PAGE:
The Content is general information only. It is not intended to constitute legal advice or seek to be the complete and comprehensive statement of the law, nor is it intended to address your specific requirements or provide advice on which reliance should be placed. Mondaq and/or its Contributors and other suppliers make no representations about the suitability of the information contained in the Content for any purpose. All Content provided "as is" without warranty of any kind. Mondaq and/or its Contributors and other suppliers hereby exclude and disclaim all representations, warranties or guarantees with regard to the Content, including all implied warranties and conditions of merchantability, fitness for a particular purpose, title and non-infringement. To the maximum extent permitted by law, Mondaq expressly excludes all representations, warranties, obligations, and liabilities arising out of or in connection with all Content. In no event shall Mondaq and/or its respective suppliers be liable for any special, indirect or consequential damages or any damages whatsoever resulting from loss of use, data or profits, whether in an action of contract, negligence or other tortious action, arising out of or in connection with the use of the Content or performance of Mondaq’s Services.

General

Mondaq may alter or amend these Terms by amending them on the Website. By continuing to Use the Services and/or the Website after such amendment, you will be deemed to have accepted any amendment to these Terms.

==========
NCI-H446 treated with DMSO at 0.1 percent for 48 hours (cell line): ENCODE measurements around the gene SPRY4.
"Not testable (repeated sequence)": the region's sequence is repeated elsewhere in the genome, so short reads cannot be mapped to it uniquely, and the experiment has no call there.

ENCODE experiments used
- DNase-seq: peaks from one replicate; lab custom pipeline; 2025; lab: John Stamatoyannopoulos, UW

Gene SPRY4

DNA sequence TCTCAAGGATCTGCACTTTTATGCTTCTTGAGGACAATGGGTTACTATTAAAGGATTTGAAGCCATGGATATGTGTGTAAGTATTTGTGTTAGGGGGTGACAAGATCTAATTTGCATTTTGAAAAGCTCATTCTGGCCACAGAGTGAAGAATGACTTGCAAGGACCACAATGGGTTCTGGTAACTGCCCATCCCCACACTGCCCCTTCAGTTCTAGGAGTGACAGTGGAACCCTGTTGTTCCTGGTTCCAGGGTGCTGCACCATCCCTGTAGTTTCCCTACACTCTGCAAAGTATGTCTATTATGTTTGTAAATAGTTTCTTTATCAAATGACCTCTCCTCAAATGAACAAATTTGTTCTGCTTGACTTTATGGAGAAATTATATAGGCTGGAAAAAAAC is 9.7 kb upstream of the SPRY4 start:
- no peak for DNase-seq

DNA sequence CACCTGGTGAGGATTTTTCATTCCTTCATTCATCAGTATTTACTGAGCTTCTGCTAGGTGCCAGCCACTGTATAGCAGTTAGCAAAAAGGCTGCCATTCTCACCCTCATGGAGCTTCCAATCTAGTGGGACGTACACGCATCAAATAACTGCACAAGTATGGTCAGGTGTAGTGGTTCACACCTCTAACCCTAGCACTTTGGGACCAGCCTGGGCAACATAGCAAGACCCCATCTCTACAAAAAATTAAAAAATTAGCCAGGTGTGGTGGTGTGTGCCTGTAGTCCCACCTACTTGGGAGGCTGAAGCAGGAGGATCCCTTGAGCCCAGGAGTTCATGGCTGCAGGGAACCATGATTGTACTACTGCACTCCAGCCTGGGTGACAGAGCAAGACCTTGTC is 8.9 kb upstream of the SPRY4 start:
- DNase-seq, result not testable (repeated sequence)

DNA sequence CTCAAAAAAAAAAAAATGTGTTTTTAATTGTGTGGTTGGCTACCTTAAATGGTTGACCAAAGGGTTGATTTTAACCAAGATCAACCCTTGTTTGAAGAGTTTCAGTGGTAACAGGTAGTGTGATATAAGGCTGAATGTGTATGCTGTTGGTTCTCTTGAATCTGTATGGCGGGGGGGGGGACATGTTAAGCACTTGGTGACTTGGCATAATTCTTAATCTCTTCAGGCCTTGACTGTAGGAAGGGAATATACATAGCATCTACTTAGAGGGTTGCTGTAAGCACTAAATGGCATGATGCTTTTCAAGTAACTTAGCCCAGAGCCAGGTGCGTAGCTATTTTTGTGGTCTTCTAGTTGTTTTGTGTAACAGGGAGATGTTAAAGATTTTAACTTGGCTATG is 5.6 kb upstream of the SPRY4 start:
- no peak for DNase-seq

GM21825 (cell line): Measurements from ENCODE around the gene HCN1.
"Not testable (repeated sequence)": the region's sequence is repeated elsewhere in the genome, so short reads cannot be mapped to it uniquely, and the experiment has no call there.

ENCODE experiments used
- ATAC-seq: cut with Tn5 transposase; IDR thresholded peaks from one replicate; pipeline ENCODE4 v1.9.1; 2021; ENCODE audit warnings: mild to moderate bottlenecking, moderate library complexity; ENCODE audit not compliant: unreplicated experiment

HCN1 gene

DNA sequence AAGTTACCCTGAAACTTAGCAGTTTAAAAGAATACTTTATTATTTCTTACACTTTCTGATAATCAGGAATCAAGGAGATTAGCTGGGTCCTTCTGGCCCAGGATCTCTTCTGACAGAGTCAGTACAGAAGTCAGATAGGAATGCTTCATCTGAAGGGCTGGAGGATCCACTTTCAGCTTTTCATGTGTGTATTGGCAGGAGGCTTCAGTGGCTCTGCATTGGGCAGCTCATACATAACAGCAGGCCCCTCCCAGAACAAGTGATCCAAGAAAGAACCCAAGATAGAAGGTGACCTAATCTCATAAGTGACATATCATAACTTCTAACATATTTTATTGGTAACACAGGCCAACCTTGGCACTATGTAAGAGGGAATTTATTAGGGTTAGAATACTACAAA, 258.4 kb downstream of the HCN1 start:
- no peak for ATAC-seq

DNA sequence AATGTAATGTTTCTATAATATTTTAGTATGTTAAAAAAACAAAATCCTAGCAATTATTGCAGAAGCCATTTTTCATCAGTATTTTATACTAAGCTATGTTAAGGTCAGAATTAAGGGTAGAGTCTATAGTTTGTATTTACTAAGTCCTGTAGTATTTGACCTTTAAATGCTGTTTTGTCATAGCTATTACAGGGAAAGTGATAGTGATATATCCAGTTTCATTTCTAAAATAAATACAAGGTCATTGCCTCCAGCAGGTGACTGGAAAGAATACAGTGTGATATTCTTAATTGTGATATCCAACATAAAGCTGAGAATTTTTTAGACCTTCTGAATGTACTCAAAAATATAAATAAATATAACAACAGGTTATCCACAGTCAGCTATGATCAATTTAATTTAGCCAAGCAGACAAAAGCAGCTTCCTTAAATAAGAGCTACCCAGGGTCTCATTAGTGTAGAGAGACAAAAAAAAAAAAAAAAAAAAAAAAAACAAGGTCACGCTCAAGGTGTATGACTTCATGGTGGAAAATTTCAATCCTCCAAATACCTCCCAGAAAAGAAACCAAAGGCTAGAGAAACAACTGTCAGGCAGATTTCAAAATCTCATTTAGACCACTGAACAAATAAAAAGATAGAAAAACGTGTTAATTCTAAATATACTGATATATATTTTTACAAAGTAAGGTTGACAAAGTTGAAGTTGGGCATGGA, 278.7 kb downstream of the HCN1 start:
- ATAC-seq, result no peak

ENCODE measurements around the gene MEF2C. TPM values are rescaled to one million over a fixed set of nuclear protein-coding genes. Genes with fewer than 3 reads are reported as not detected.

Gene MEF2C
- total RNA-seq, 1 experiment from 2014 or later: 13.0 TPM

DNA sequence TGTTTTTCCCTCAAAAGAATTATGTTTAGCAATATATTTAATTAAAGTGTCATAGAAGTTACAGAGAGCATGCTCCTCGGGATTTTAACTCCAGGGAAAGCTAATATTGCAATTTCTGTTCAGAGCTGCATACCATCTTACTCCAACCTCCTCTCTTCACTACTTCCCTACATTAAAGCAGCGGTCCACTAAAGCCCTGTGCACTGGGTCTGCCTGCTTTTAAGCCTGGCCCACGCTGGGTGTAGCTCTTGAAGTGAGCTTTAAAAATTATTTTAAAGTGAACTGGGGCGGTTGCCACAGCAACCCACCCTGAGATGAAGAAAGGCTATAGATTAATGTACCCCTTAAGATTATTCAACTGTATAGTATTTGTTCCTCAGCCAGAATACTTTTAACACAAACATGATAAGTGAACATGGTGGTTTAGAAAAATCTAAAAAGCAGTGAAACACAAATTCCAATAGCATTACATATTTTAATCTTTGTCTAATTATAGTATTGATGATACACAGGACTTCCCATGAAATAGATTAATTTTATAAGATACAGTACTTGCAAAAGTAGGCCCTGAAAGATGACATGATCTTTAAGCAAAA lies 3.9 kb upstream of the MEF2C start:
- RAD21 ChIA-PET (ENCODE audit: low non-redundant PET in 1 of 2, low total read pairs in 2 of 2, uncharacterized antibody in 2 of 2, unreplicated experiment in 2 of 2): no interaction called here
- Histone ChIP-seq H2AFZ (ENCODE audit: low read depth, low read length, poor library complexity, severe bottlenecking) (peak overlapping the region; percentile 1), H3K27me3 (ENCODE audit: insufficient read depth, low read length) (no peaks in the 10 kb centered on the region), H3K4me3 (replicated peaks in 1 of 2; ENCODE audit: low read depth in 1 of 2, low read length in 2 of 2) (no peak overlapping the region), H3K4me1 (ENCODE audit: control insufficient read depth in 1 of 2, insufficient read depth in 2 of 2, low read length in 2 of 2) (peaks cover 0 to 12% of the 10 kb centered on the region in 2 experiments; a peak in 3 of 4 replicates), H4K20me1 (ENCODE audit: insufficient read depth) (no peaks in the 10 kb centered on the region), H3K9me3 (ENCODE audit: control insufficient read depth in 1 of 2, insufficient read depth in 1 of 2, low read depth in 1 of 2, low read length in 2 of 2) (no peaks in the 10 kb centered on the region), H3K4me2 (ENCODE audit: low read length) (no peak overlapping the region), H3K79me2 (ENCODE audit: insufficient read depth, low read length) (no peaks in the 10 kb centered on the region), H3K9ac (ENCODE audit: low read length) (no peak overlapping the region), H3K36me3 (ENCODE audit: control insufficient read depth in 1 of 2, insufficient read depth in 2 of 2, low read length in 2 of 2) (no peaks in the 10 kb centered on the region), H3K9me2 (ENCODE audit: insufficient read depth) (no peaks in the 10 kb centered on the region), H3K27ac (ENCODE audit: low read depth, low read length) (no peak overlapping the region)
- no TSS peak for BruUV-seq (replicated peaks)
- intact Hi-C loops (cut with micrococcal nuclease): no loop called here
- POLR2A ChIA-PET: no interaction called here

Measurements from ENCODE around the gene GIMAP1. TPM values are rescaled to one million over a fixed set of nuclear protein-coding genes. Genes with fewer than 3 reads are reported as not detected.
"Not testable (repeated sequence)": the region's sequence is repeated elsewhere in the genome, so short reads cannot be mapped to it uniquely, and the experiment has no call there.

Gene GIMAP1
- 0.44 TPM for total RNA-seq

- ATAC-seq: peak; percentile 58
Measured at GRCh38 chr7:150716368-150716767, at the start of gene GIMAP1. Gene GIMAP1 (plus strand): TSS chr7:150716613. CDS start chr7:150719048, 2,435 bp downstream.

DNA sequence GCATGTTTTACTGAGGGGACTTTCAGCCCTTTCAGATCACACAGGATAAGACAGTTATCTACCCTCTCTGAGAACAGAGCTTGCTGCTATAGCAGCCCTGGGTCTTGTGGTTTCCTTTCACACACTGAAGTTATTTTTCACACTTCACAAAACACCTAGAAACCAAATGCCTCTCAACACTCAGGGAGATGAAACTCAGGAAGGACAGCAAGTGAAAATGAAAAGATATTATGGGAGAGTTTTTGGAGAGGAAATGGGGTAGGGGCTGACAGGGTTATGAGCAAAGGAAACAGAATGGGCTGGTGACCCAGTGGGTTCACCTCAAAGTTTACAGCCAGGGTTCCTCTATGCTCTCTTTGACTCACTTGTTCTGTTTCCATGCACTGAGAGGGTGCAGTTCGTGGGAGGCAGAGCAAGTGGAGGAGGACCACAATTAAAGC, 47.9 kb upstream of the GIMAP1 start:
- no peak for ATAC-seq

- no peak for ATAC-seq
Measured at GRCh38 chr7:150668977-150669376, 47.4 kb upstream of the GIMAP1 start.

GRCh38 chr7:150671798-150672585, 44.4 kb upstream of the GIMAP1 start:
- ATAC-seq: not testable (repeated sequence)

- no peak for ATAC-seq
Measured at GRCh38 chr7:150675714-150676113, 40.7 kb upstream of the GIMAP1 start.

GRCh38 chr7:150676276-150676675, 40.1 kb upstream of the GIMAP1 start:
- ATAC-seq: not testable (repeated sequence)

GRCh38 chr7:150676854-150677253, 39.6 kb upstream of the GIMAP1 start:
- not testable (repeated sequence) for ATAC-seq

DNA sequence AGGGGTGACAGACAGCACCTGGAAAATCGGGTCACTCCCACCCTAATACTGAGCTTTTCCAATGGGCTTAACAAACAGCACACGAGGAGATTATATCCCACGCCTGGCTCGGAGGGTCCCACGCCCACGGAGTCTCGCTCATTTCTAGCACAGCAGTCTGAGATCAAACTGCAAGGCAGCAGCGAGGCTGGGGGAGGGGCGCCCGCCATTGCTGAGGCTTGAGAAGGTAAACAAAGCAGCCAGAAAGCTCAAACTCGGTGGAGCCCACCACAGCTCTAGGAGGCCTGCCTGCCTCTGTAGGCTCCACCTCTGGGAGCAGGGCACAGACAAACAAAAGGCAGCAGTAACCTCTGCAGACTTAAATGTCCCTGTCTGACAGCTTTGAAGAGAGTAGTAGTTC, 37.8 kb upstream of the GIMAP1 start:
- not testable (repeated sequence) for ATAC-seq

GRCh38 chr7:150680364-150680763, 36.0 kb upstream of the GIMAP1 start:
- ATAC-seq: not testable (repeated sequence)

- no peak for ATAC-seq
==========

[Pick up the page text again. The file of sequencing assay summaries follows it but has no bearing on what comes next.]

These Terms shall be governed by and construed in accordance with the laws of England and Wales and you irrevocably submit to the exclusive jurisdiction of the courts of England and Wales to settle any dispute which may arise out of or in connection with these Terms. If you live outside the United Kingdom, English law shall apply only to the extent that English law shall not deprive you of any legal protection accorded in accordance with the law of the place where you are habitually resident ("Local Law"). In the event English law deprives you of any legal protection which is accorded to you under Local Law, then these terms shall be governed by Local Law and any dispute or claim arising out of or in connection with these Terms shall be subject to the non-exclusive jurisdiction of the courts where you are habitually resident.

You may print and keep a copy of these Terms, which form the entire agreement between you and Mondaq and supersede any other communications or advertising in respect of the Service and/or the Website.

No delay in exercising or non-exercise by you and/or Mondaq of any of its rights under or in connection with these Terms shall operate as a waiver or release of each of your or Mondaq’s right. Rather, any such waiver or release must be specifically granted in writing signed by the party granting it.

If any part of these Terms is held unenforceable, that part shall be enforced to the maximum extent permissible so as to give effect to the intent of the parties, and the Terms shall continue in full force and effect.

Mondaq shall not incur any liability to you on account of any loss or damage resulting from any delay or failure to perform all or any part of these Terms if such delay or failure is caused, in whole or in part, by events, occurrences, or causes beyond the control of Mondaq. Such events, occurrences or causes will include, without limitation, acts of God, strikes, lockouts, server and network failure, riots, acts of war, earthquakes, fire and explosions.

By clicking Register you state you have read and agree to our Terms and Conditions